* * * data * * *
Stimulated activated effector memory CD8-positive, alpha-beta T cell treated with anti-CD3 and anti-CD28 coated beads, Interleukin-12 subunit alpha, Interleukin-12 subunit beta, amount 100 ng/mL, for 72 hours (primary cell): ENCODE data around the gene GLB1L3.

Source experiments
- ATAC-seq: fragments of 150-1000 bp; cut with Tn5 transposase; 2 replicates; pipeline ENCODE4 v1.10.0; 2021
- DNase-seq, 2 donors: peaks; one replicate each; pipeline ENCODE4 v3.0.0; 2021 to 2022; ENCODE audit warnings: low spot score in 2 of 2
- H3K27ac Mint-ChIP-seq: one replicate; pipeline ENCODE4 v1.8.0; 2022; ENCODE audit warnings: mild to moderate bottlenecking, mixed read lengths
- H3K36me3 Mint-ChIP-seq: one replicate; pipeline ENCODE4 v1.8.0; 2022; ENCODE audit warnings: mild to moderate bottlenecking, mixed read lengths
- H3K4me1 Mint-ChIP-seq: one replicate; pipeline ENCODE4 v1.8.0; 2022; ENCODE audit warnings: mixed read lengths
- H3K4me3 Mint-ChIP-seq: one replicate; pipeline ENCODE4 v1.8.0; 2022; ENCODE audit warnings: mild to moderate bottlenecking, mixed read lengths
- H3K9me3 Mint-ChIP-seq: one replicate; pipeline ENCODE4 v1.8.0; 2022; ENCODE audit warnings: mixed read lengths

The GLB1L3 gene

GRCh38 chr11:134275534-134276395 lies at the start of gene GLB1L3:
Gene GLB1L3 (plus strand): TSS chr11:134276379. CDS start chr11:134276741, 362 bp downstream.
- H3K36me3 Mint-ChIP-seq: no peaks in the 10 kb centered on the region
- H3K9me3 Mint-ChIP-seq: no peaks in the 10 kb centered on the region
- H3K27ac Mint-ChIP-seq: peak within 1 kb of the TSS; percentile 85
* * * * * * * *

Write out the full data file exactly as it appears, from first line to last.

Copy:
Stimulated activated effector memory CD8-positive, alpha-beta T cell treated with anti-CD3 and anti-CD28 coated beads, Interleukin-12 subunit alpha, Interleukin-12 subunit beta, amount 100 ng/mL, for 72 hours (primary cell): ENCODE data around the gene GLB1L3.

Source experiments
- ATAC-seq: fragments of 150-1000 bp; cut with Tn5 transposase; 2 replicates; pipeline ENCODE4 v1.10.0; 2021
- DNase-seq, 2 donors: peaks; one replicate each; pipeline ENCODE4 v3.0.0; 2021 to 2022; ENCODE audit warnings: low spot score in 2 of 2
- H3K27ac Mint-ChIP-seq: one replicate; pipeline ENCODE4 v1.8.0; 2022; ENCODE audit warnings: mild to moderate bottlenecking, mixed read lengths
- H3K36me3 Mint-ChIP-seq: one replicate; pipeline ENCODE4 v1.8.0; 2022; ENCODE audit warnings: mild to moderate bottlenecking, mixed read lengths
- H3K4me1 Mint-ChIP-seq: one replicate; pipeline ENCODE4 v1.8.0; 2022; ENCODE audit warnings: mixed read lengths
- H3K4me3 Mint-ChIP-seq: one replicate; pipeline ENCODE4 v1.8.0; 2022; ENCODE audit warnings: mild to moderate bottlenecking, mixed read lengths
- H3K9me3 Mint-ChIP-seq: one replicate; pipeline ENCODE4 v1.8.0; 2022; ENCODE audit warnings: mixed read lengths

The GLB1L3 gene

GRCh38 chr11:134275534-134276395 lies at the start of gene GLB1L3:
Gene GLB1L3 (plus strand): TSS chr11:134276379. CDS start chr11:134276741, 362 bp downstream.
- H3K36me3 Mint-ChIP-seq: no peaks in the 10 kb centered on the region
- H3K9me3 Mint-ChIP-seq: no peaks in the 10 kb centered on the region
- H3K27ac Mint-ChIP-seq: peak within 1 kb of the TSS; percentile 85